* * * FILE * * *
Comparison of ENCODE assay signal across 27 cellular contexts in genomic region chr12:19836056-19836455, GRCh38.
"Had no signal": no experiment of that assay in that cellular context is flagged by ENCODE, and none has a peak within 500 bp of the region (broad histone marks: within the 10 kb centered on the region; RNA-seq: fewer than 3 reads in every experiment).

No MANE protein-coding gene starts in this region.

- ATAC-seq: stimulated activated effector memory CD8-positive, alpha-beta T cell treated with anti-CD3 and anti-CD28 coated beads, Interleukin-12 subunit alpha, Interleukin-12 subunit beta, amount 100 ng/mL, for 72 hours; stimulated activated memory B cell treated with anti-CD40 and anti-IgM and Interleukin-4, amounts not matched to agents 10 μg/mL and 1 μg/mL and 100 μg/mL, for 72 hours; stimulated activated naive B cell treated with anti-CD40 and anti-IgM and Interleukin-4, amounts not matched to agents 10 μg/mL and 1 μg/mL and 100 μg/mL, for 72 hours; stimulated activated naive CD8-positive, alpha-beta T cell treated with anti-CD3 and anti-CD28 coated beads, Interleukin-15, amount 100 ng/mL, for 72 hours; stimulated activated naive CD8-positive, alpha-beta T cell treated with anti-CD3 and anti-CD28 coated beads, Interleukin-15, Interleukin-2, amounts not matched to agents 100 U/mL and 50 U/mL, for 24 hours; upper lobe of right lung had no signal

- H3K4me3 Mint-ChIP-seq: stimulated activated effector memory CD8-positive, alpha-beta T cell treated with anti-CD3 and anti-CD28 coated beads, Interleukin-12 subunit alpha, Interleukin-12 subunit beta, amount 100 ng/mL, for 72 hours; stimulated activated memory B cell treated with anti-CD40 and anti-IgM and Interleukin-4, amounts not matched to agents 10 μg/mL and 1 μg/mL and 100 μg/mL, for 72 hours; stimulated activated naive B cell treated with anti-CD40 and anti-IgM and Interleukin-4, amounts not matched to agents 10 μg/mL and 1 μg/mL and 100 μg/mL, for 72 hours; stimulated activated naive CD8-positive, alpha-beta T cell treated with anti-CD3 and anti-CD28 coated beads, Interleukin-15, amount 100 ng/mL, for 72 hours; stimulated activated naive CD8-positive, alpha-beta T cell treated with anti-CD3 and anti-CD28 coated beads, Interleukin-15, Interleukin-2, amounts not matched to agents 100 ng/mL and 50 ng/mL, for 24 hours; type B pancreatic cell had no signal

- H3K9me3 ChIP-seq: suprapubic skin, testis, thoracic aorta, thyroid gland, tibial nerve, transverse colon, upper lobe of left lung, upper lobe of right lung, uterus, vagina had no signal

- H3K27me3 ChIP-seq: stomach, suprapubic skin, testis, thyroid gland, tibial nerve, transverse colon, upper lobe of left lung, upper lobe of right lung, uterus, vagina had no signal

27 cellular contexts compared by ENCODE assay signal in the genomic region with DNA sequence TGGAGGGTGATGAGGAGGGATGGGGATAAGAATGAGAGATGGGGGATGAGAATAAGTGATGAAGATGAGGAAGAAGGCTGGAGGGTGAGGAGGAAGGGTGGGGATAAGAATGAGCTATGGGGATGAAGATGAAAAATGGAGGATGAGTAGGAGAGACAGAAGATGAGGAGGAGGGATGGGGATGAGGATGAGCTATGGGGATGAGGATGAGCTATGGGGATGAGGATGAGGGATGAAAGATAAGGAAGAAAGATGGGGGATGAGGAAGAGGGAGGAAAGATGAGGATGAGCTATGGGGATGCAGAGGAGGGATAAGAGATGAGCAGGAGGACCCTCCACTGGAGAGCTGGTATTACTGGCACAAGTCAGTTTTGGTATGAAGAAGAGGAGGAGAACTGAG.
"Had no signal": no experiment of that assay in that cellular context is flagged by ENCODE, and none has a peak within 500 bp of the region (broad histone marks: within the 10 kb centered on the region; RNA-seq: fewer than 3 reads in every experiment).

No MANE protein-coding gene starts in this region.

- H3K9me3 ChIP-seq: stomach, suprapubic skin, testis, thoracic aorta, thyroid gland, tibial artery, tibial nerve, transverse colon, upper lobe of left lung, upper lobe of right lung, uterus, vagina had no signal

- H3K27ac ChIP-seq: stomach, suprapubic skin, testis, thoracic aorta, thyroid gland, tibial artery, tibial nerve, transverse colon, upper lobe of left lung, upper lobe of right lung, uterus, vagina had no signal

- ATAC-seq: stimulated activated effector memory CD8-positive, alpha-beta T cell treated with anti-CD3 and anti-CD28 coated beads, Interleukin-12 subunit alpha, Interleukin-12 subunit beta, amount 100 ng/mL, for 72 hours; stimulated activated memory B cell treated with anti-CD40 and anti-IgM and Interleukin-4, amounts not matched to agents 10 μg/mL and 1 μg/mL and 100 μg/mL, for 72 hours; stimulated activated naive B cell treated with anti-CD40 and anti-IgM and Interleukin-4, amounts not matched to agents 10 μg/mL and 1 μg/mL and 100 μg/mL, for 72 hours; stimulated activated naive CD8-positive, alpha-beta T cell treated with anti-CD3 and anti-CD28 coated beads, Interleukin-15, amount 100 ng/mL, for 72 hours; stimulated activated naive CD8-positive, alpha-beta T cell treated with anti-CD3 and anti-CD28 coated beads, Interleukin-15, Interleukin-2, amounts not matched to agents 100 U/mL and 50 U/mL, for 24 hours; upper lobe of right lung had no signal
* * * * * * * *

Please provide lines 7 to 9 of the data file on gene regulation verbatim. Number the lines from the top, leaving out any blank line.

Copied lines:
- H3K27me3 ChIP-seq: stomach, suprapubic skin, testis, thyroid gland, tibial nerve, transverse colon, upper lobe of left lung, upper lobe of right lung, uterus, vagina had no signal

27 cellular contexts compared by ENCODE assay signal in the genomic region with DNA sequence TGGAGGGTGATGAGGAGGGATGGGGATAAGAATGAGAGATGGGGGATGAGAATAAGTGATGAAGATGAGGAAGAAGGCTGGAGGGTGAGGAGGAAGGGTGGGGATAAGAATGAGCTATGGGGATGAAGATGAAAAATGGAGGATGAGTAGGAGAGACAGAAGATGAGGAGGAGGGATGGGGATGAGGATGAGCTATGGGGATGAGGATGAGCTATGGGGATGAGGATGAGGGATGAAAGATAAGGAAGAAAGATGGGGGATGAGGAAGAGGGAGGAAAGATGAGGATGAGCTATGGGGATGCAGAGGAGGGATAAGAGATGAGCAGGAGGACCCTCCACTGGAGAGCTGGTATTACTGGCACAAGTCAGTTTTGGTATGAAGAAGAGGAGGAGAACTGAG.
"Had no signal": no experiment of that assay in that cellular context is flagged by ENCODE, and none has a peak within 500 bp of the region (broad histone marks: within the 10 kb centered on the region; RNA-seq: fewer than 3 reads in every experiment).